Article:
Microsoft unveiled the Xbox One today, and embedded in its bounty of announcements relating to the new console was the exciting news that Steven Spielberg is developing and will produce a live-action TV series based on the popular Halo franchise. Microsoft has been trying to get a big screen iteration of Halo off the ground for years, with Peter Jackson previously producing the feature film effort that Neill Blomkamp was poised to direct. Things went sour when Blomkamp’s vision for the film didn’t jibe with Microsoft’s strict rules regarding how the franchise was to be handled, but it worked out alright with Blomkamp instead making his directorial debut with the stellar 2009 sci-fi pic District 9.
Now it appears that Microsoft will go it alone with regards to a narrative Halo effort, and they’ve got Steven Spielberg on their side. Hit the jump for more.
Last week we saw a number of trailers and images for all of the networks’ new series that will debut this fall, but one was curiously left out: NBC’s Believe. The series’ trailer has now landed online, and the story centers on a wrongfully-imprisoned death row inmate who is broken out of jail in order to protect a young girl with powerful abilities. The pilot was written and directed by Alfonso Cuaron, who also executive produces the series alongside J.J. Abrams. Unsurprisingly this trailer makes Believe look very promising, and I’m really looking forward to seeing more from the show in the near future.
Hit the jump to watch the trailer. The series stars Johnny Sequoyah, Delroy Lindo, and Kyle MacLachlan. Believe will premiere on NBC midseason, so don’t expect it on the airwaves until sometime after the new year.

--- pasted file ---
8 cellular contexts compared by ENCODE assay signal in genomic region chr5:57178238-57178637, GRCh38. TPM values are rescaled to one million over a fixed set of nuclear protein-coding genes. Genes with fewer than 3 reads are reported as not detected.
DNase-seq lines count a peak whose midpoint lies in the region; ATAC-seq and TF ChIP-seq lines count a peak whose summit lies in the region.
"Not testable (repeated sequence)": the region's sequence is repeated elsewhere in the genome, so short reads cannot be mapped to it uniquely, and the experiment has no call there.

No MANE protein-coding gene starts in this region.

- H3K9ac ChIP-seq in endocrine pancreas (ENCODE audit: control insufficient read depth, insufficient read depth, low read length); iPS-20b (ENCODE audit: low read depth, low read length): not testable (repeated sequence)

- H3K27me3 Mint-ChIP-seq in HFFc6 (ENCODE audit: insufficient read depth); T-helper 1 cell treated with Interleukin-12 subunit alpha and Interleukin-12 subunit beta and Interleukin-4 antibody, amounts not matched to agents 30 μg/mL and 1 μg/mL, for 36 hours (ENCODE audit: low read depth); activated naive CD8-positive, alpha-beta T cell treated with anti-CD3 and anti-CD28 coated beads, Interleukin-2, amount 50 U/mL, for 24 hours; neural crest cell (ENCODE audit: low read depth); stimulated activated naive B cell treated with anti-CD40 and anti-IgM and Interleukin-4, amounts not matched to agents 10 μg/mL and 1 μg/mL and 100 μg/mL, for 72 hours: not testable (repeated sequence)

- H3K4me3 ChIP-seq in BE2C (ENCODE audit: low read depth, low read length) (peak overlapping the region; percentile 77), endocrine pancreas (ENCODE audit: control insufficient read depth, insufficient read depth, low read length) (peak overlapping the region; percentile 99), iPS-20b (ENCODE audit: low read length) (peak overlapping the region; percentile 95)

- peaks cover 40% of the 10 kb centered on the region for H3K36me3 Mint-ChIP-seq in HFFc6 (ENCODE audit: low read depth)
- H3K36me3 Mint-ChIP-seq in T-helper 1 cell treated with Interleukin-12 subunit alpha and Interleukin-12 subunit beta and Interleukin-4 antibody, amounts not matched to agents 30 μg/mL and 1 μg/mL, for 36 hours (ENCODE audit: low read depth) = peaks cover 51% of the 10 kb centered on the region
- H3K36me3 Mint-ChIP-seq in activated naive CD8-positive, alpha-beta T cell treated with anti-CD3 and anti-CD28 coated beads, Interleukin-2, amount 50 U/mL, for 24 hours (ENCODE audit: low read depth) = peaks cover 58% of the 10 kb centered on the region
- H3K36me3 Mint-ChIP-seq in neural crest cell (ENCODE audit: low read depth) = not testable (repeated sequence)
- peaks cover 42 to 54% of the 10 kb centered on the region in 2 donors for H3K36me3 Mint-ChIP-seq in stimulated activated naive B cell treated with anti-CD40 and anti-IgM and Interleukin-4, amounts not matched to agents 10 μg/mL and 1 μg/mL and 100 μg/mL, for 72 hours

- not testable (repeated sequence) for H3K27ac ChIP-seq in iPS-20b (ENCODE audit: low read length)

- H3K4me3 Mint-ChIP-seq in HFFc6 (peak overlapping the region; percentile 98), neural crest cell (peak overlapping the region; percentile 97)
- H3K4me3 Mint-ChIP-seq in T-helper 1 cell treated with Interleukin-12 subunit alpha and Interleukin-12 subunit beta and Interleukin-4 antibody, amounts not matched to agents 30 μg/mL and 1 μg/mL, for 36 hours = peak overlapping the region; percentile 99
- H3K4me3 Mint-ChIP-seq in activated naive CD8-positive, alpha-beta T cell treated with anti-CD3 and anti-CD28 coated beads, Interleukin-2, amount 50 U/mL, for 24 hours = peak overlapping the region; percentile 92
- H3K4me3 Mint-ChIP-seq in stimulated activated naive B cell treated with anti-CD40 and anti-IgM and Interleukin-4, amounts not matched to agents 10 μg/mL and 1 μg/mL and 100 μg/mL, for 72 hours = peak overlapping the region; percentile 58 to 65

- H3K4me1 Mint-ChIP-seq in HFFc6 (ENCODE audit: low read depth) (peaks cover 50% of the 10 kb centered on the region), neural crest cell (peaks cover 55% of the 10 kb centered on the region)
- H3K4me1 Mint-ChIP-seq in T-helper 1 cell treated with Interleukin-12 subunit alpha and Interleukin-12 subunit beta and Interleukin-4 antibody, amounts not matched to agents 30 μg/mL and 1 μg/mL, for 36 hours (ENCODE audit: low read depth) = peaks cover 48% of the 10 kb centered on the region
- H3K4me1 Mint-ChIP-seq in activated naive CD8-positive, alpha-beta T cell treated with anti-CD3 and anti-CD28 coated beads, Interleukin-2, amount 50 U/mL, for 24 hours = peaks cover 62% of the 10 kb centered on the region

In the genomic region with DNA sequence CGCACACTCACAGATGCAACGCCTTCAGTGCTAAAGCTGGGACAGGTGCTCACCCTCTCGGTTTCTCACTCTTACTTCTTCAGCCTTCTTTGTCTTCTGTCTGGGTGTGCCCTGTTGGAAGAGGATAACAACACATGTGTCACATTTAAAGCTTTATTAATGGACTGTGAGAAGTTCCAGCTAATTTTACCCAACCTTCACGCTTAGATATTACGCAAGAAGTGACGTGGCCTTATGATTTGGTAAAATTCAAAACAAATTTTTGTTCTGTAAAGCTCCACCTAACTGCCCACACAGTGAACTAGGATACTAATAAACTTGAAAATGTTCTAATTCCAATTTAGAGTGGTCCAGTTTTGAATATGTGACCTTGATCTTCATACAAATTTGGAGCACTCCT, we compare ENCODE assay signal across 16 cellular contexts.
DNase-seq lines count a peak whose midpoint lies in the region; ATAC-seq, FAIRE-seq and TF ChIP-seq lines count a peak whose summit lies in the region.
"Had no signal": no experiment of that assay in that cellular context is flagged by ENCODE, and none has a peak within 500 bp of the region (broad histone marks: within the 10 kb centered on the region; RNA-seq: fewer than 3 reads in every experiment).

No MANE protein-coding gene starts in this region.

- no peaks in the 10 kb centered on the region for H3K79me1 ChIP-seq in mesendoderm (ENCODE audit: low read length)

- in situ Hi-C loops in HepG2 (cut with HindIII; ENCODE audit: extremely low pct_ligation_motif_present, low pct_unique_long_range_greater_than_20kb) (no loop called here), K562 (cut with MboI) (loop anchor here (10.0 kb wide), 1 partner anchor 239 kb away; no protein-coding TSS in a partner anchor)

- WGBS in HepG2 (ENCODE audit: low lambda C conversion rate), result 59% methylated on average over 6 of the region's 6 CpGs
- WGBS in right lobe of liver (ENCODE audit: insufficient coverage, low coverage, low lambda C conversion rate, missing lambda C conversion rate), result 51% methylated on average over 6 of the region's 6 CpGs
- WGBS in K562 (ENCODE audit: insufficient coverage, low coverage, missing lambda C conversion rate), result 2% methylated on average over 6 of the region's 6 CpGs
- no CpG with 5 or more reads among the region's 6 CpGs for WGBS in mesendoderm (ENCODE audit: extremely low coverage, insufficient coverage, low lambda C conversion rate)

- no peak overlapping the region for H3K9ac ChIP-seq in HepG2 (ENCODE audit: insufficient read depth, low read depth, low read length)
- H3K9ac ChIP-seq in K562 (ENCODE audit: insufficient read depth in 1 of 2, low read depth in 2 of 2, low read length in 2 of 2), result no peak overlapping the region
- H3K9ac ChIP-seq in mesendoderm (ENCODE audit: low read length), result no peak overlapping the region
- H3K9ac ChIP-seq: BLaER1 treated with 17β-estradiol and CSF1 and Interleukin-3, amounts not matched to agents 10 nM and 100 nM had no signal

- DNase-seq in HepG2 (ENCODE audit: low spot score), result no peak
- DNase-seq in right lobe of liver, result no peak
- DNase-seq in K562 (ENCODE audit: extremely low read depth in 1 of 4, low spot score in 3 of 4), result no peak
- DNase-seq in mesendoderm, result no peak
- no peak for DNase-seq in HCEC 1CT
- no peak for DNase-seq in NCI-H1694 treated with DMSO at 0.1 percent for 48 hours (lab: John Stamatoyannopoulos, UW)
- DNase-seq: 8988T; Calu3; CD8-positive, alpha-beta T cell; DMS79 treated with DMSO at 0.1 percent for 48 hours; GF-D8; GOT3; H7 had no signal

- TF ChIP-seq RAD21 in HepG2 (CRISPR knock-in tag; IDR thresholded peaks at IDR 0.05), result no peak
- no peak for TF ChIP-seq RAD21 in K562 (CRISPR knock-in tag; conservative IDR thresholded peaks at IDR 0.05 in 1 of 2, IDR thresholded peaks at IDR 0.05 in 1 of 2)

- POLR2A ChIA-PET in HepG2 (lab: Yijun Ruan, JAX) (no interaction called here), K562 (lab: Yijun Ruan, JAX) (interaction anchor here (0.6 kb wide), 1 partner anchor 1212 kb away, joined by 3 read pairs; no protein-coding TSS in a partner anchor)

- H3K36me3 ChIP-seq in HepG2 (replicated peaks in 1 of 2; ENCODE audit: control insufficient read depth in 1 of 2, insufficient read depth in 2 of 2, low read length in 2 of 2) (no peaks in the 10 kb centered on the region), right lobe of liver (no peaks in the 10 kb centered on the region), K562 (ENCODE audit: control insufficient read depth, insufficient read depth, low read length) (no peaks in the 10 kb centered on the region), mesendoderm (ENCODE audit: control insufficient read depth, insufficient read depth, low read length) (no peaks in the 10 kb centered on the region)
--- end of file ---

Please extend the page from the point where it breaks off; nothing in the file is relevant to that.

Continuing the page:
Bates Motel gave us an interesting and necessary finale to a great season of a (surprisingly?) great show. Though Bates has unfortunately been largely forgotten by most people in the deluge of great TV on at the moment, it’s uncrowded Monday night spot at least gave it the ratings to thankfully warrant a second season. The show has been a surprise and delight in the way it has woven its story in an open, intricate and twisty way, along with the quality of its cast (particularly, of course, Vera Farmiga), as well as its ability to create some compelling new characters (Dylan and Emma) as well as fascinating new situations (the secrets of White Pine Bay). Bates Motel has always had hints that will lead up to the film on which it was based, but it saved the biggest nod until the last scene in this finale, and rightfully so. Hit the jump for why “not in my town, you piece of shit!”
A couple of updates out of the camp of FX pilots. Unfortunately, it looks like Oscar-winning director Ang Lee will be tapping out of production on the drama pilot Tyrant, citing exhaustion from filming and promoting Life of Pi. The story centers on an unassuming American family drawn into the workings of a turbulent Middle East nation; Tyrant’s pilot may be shooting in Morocco. The search for a replacement is currently underway.
For more on what Lee had to say about his departure from the project and for casting information on Guillermo del Toro’s FX pilot, The Strain, hit the jump.
Seth MacFarlane will not be returning to host the Oscars, at least not next year. While the Family Guy creator earned mixed reviews for his hosting duties earlier this year, producers Craig Zadan and Neil Meron nevertheless reached out to MacFarlane to see if he’d want to come back and host again in 2014. While the very busy MacFarlane seems like he was up to the task, scheduling issues have forced him to decline via a statement on his Twitter:
“Traumatized critics exhale: I’m unable to do the Oscars again. Tried to make it work schedule-wise, but I need sleep. However, I highly recommend the job, as Zadan and Meron are two of the most talented producers in the business. My suggestion for host is Joaquin Phoenix.”
MacFarlane is currently filming and starring in his second feature directorial effort, A Million Ways to Die in the West, and he’s expected to shoot the Ted sequel later this year, which would account for the scheduling difficulties. With MacFarlane now out, who do you think should be at the helm of next year’s Oscars? My vote is for Neil Patrick Harris or Hugh Jackman.